NASA and Europe’s first target to keep an asteroid from hitting Earth has officially been dubbed Dimorphos

Artist's representation of satellites on close approach to NASA and ESA first asteroid deflection target, DimorphosIAU

  • The first target of the mechanism to defend the Earth against asteroids now has an official name — Dimorphos.
  • Didymos’ smaller binary companion will be the first celestial body to have “substantially changed as a result of human intervention. ”
  • The National Aeronautics and Space Administration’s (NASA) Double Asteroid Impact Test (DART) will collide with Dimorphos at 6.6 kilometers per second to change its trajectory.
In Earth’s endeavour to defend itself against asteroid impacts, the first target Asteroid Impact Deflection Assessment (AIDA) planetary defence mission has been dubbed Dimorphos by the International Astronomical Union ( IAU).

In the past, it has held many titles from Didymoon to S/2003 (65803) — it’s provisional designation — but it did not have an official name. It was only when it was chosen as the ideal candidate to test Earth’s outer space defences did the question of a permanent designation come into play.


The primary reason for the official designation was so that it will be easier to distinguish Dimorphos from its primary companion — Didymos. “As the target of the DART and Hera space missions, it will become the first celestial body in cosmic history whose form was substantially changed as a result of human intervention,” said the proposal sent to IAU.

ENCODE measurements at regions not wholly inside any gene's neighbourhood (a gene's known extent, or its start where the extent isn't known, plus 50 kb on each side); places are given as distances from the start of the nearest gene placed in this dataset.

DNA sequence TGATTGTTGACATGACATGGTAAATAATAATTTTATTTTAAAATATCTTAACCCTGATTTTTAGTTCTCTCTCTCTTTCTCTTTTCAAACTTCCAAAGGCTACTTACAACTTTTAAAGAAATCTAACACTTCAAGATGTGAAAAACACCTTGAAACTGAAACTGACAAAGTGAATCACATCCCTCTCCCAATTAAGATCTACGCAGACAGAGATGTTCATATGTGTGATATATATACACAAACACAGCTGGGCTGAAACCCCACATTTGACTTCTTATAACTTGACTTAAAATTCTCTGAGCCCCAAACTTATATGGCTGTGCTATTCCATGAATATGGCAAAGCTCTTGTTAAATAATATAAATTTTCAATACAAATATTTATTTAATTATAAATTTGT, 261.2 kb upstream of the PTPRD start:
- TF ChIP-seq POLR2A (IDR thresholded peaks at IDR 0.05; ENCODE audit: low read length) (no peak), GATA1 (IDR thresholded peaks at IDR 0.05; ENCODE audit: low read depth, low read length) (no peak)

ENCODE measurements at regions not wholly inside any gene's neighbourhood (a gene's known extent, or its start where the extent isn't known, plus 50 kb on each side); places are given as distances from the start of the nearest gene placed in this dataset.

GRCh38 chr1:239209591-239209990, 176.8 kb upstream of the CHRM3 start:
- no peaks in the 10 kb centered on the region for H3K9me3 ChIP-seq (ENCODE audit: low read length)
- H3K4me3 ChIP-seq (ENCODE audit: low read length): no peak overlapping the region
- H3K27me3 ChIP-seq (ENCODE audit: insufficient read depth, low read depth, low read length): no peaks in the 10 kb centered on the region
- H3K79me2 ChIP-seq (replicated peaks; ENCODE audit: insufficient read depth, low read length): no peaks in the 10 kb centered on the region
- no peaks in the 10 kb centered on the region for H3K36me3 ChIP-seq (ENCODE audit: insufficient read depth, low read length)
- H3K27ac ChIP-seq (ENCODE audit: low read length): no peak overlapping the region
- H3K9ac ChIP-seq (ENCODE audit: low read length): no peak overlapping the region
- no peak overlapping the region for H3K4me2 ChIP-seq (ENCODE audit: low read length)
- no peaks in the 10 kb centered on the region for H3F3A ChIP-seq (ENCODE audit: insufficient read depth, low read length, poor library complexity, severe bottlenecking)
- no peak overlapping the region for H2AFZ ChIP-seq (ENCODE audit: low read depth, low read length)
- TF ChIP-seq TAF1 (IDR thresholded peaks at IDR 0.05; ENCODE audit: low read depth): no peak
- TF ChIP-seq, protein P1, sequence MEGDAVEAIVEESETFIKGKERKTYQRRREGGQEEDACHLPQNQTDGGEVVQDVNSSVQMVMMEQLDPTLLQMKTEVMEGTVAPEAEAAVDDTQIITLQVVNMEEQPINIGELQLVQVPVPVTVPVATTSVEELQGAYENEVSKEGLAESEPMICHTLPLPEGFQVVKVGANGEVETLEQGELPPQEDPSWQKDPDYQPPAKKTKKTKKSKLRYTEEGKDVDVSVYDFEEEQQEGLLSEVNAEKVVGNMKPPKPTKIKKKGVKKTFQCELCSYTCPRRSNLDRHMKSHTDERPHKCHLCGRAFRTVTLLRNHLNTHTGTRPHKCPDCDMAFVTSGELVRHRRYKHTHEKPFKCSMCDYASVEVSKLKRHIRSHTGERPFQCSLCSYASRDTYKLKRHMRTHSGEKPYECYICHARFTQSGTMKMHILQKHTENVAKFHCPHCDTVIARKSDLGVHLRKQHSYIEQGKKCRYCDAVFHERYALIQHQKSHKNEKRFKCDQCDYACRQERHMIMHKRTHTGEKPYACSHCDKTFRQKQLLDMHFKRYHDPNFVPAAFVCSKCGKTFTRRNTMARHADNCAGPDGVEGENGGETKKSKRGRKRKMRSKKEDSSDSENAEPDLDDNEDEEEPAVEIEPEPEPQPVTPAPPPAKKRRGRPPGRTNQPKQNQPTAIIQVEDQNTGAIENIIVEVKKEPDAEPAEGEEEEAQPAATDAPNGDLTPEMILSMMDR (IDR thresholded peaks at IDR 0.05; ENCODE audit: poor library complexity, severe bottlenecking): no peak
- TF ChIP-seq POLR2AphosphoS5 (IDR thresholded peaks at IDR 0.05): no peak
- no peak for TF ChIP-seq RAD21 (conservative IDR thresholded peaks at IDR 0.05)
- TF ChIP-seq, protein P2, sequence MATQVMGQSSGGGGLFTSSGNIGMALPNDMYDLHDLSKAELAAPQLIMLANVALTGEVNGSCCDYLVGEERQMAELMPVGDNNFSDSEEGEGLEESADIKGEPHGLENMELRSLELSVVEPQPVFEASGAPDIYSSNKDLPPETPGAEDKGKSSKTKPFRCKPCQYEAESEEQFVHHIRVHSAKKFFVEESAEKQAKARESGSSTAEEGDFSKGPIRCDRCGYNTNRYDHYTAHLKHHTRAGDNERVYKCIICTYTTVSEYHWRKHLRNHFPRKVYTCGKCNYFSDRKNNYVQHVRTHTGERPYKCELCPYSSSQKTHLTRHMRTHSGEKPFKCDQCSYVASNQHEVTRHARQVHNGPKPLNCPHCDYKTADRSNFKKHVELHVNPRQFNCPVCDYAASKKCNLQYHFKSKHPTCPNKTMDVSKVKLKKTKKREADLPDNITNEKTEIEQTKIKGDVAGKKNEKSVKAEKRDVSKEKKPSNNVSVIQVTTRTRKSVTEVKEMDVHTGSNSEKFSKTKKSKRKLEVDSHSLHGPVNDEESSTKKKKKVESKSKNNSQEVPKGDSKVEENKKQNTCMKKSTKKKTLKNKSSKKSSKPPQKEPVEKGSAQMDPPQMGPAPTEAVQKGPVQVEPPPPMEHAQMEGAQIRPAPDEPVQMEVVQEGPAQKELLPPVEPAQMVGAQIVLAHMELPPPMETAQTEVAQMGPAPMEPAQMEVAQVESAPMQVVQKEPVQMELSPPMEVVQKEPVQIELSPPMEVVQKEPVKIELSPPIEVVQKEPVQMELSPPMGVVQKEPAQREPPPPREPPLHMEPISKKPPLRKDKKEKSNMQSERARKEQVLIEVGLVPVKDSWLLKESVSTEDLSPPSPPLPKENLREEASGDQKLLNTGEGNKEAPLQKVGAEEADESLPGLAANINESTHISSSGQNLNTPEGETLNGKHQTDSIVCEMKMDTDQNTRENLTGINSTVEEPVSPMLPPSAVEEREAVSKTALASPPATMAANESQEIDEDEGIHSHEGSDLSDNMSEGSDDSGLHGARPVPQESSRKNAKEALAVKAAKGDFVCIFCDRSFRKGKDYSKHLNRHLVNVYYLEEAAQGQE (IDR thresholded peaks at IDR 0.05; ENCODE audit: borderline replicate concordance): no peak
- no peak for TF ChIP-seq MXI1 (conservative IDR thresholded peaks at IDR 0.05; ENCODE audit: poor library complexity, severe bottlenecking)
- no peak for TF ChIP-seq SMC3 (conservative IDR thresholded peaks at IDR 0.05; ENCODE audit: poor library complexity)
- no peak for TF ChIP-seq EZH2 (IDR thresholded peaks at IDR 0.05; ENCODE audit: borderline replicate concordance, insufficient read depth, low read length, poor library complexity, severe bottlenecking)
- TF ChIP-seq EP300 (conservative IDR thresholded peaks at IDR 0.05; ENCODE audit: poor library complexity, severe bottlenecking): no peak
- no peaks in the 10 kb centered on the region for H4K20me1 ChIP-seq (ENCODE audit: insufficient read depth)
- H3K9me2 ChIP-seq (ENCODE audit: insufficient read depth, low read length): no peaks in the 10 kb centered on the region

Knocking an asteroid off its course
The two-part mission involves the National Aeronautics and Space Administration’s (NASA) Double Asteroid Impact Test (DART) to collide with Dimorphos followed by the European Space Agency’s (ESA) Hera satellite which will go in to assess the impact.

DART is meant to knock the asteroid off its course to determine if the mechanism can work to change the route of an asteroid that might be headed directly for Earth. It will travel at a speed of 6.6 kilometers per second to break the space rock into smaller pieces with help from its onboard camera — DRACO — and autonomous navigation software.


An Italian CubeSat, LICIACube, will be flying alongside DART to record the impact and send the data back to the on-ground team. It’s set to launch one year from now in July 2021 and will take another year to reach its target.

ESA’s space probe will follow in 2024. The aim of analysing the asteroid after the impact is to figure out if the planetary defence mechanism can be made more efficient.

Dimorphos will not hit Earth
The primary asteroid, Didymos, or its binary companion and target, Dimorphos, don’t pose any threat of actually hitting Earth.


The reason it has been chosen as the first target is that it’s the most easily reachable asteroid system that is big enough. The primary body has a diameter of 780 meters and Dimorphos is around 160 meters in diameter — around the same size as the Great Pyramid in Egypt.

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